Why not learn from the masters? Thanks to this video from Studio Binder, and writer/director Arnon Z. Shorr’s spot-on insight, we can learn a few tricks to apply to our writing (and filmmaking).
You’ll have to go over to YouTube to watch this one, but it’s worth it!
Okay, you know I’ll boil it down for you, but you should really watch the video, too. It’s under six minutes and has great clips from Spielberg and Hitchcock movies to demonstrate its points.
Bottomline… Hitchcock loved to use Point-of-View (POV) shots to make us feel what the character felt. Spielberg uses Point-of-Thought (POT) shots of the actor’s face as they react to something off-screen, so we feel their thoughts. Both are pretty cool filming tricks, and used in a script — without directing the director — would really pull in a reader.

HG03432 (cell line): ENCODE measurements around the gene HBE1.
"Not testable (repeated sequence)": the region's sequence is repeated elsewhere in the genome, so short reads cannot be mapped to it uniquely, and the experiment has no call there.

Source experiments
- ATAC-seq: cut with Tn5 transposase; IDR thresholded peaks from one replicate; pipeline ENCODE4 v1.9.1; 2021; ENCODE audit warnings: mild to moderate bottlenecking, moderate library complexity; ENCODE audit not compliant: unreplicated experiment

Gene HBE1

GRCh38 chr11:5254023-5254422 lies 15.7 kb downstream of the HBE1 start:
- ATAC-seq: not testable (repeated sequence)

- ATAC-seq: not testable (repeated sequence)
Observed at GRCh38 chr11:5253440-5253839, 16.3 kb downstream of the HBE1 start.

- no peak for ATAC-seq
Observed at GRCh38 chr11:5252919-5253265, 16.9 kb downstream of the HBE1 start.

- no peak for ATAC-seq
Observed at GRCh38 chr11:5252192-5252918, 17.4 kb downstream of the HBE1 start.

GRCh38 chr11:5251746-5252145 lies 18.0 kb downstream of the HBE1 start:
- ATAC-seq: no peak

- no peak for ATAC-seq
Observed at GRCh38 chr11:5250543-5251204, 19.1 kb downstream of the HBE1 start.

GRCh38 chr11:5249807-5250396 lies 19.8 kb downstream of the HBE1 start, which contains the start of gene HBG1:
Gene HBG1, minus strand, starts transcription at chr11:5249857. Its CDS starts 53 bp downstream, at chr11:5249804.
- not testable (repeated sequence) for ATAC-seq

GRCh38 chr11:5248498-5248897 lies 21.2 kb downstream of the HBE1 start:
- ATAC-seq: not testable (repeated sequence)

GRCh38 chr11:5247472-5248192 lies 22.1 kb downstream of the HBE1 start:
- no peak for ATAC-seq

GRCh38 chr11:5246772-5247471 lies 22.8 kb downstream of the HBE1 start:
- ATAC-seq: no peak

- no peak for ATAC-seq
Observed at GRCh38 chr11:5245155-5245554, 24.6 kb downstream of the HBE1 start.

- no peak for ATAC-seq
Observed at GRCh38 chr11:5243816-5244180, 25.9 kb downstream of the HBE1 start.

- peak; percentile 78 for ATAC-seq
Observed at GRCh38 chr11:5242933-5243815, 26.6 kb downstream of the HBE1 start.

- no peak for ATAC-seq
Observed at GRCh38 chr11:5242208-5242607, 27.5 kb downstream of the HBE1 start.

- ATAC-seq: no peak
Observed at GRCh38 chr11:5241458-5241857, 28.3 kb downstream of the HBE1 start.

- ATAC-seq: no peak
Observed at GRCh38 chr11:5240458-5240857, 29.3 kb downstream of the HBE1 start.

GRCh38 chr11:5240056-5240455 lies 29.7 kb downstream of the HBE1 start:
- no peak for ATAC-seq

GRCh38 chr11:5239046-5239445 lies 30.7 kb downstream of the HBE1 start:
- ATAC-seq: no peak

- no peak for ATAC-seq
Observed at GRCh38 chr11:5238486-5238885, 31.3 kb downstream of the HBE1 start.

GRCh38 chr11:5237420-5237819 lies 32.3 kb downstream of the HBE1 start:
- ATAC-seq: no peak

How do you write a shot like the above without directing the director? For one thing, you don’t say “we see,” and you use it sparingly — where it really counts in your storyline. If either were in one of my scripts, it would be it’s own paragraph in the description that says what the actor is either seeing (for POV) or doing (for POT). Try it, and see how it affects readers.